Aspen-Snowmass winter occupancy pacing down 45% from last year
Reports indicate Aspen faring worse than other western mountain resorts
Now that ski season has passed the halfway point, a more complete picture is starting to unfold about winter occupancy in Aspen and other western mountain resorts. As expected, it isn’t pretty.
Stay Aspen Snowmass, a central bookings agency, released its monthly occupancy report on Wednesday, and it included a look at the numbers for November through April.
“As of January 31, the winter is pacing down 45.2 percent to this time last year,” the report said. “Demand has increased for the later half of the season and with the FIS Snowboard World Championships and NASTAR Nationals added to the calendar, March and April are expected to fill in nicely.”
Paid occupancy for the winter, based on reservations that have already been made, is 29 percent for Aspen and 31 percent for Snowmass Village. Both towns were in the mid-50 percent range last winter as a whole.
Aspen and Snowmass Village rely more heavily than many resorts on destination travelers, those taking an overnight visit. They don’t draw as much one day-trippers from urban areas.
For the bigger picture on occupancy, DestiMetrics looks at bookings at lodging properties in 18 mountain destinations across eight western states. DestiMetrics is the “business intelligence division” of a company called Inntopia.
DestiMetrics’ mid-winter report said cumulative occupancy for the resorts it monitors is down 27.8 percent for November through April. Aspen and Snowmass Village were well off that mark with the decline of 45.2 percent.
The average daily rate for all resorts was down 6.2 percent year-over-year for the winter, according to DestiMetrics. Significantly lower occupancy and a decrease in the average daily rate spells disaster for winter revenues.
“The sluggish occupancy when coupled with lower rates is creating a dramatic 32.3 percent decline in winter revenues — but again, an improvement over last month when they were down 36.9 percent,” DestiMetrics said in its report.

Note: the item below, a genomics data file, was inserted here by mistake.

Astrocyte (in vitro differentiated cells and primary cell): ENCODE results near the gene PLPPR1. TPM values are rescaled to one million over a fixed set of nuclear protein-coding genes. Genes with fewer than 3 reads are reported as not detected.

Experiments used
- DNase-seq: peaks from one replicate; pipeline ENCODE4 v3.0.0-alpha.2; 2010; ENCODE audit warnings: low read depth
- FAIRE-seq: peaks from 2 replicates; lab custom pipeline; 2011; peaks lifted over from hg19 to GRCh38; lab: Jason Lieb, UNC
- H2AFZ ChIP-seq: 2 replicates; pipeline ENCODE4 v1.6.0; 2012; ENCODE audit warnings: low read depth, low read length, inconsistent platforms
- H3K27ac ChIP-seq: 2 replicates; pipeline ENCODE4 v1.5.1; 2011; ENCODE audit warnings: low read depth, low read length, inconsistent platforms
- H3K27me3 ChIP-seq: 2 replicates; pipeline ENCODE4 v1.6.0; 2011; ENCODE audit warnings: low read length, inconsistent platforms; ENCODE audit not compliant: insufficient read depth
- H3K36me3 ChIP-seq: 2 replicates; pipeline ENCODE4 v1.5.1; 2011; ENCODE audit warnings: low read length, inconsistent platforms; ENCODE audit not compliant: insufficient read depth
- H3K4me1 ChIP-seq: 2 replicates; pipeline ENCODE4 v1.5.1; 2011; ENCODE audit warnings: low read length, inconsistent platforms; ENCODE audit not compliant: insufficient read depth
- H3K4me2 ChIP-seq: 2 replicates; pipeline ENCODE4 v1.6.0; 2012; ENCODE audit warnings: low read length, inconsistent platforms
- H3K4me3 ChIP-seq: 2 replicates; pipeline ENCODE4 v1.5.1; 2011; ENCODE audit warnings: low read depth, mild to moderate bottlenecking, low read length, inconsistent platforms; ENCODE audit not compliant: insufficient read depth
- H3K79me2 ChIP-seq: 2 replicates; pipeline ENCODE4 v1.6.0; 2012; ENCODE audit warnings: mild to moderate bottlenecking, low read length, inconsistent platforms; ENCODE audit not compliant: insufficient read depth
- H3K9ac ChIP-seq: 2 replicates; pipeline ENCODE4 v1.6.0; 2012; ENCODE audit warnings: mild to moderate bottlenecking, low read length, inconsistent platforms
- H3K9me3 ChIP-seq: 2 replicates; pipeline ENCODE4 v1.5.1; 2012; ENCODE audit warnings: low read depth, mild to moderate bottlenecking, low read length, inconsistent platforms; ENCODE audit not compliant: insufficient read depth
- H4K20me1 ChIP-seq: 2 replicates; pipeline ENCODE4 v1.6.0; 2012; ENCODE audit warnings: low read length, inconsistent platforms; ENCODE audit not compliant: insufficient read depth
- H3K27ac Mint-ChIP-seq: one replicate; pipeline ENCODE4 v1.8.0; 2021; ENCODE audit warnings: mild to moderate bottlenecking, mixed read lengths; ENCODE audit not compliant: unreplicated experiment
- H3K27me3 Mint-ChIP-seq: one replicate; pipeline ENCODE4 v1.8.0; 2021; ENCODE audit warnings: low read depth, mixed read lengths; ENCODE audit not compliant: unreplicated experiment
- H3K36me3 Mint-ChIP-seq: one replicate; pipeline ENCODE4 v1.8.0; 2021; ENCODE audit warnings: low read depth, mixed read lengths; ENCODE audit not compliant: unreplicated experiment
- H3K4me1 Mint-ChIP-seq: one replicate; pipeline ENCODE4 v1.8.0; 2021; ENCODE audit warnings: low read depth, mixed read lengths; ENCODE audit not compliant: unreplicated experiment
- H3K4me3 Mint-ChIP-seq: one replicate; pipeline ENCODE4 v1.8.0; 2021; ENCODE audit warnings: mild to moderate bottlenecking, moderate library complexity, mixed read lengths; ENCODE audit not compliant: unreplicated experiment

January was particularly brutal for Aspen and Snowmass Village. International tourism and group business — the bread-and-butter for the start of the year — were non-existent. Pitkin County also temporarily moved to “Red” on the COVID-19 dial, forcing further restrictions on business capacity.
Aspen’s occupancy for January was 38.3 percent, down from 75 percent for the month in 2020, according to Stay Aspen Snowmass.
Snowmass Village properties managed only 31.7 percent occupancy, down from 75 percent in January last year.
An independent analysis by the Colorado Hotel and Lodging Association showed that multiple other Colorado resorts topped Aspen for occupancy in January. Vail was at 49.3 percent, Breckenridge was at 54.8, Steamboat Springs at 44.7 and Telluride at 37.7, according to the association’s Rocky Mountain Lodging Report. The association had a slightly different occupancy for Aspen in January at 35.1 percent compared to 38.3 percent noted by DestiMetrics.
DestiMetrics and the Colorado Hotel and Lodging Association had vastly different figures for the average daily rate in Aspen properties. The change may be due to different properties in their samples.
DestiMetrics said Aspen’s average daily rate in January was $484. The lodging association’s Rocky Mountain Lodging Report said Aspen’s average daily rate in January was $634.87, significantly higher than Vail ($419.16) and Telluride ($495.11).
Aspen Snowmass’s outlook for February occupancy was also grim based on reservations on the books as of Jan. 31. The cumulative occupancy was 34.5 percent, which is nearly 55 percent off last year’s level for the month, according to Stay Aspen Snowmass.
DestiMetrics noted in its report that consumers are making reservations close in time to when they want to travel, perhaps reflecting caution because of the pandemic.
“Bookings made one to 30 days in advance are the predominant transaction, and through some strategic rate management, many properties are achieving some incremental fill,” Tom Foley, senior vice president for business operations and analytics for Inntopia, said in a news release.
No numbers are available yet on the expected decline in skier visits for Aspen Skiing Co. and other resort operators.
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Responding to concerns from Aspen business leaders that the traveler-affidavit requirement keeps driving away potential visitors and will continue hurting the tourism trade, Pitkin County Manager Jon Peacock told commissioners Tuesday he and staff will recommend to the board of health to consider a revamp of the program.